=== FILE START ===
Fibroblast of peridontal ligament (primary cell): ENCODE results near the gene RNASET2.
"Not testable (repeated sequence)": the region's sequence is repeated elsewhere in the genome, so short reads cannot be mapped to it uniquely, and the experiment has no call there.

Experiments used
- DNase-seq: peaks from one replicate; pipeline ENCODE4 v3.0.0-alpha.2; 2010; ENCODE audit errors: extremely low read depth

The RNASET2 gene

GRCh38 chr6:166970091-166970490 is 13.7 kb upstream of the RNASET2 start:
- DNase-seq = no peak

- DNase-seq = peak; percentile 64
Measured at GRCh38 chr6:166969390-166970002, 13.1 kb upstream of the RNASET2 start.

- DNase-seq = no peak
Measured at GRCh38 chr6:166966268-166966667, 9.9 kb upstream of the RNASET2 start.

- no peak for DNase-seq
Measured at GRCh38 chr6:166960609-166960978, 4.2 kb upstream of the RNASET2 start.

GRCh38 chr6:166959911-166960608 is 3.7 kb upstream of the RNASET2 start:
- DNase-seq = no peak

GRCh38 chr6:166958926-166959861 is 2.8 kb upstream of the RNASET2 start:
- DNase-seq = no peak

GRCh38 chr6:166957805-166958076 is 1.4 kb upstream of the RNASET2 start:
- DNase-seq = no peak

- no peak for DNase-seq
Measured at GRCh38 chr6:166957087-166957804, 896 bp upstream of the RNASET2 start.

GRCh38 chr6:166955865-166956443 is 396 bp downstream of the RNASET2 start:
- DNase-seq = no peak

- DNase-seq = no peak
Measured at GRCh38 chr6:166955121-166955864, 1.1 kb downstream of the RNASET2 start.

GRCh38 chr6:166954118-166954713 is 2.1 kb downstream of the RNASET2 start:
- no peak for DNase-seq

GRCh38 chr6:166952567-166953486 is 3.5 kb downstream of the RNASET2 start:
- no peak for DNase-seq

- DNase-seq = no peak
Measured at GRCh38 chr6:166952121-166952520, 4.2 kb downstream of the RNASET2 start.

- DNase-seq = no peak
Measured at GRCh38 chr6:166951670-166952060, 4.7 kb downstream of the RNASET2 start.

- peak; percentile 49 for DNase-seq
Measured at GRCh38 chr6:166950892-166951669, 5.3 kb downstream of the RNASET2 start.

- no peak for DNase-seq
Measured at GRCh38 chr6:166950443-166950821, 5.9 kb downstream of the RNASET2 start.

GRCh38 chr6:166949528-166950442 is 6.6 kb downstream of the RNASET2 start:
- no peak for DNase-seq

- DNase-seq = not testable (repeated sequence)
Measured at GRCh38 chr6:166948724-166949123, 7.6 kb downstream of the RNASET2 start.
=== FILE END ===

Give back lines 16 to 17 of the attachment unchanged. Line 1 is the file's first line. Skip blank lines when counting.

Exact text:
GRCh38 chr6:166958926-166959861 is 2.8 kb upstream of the RNASET2 start:
- DNase-seq = no peak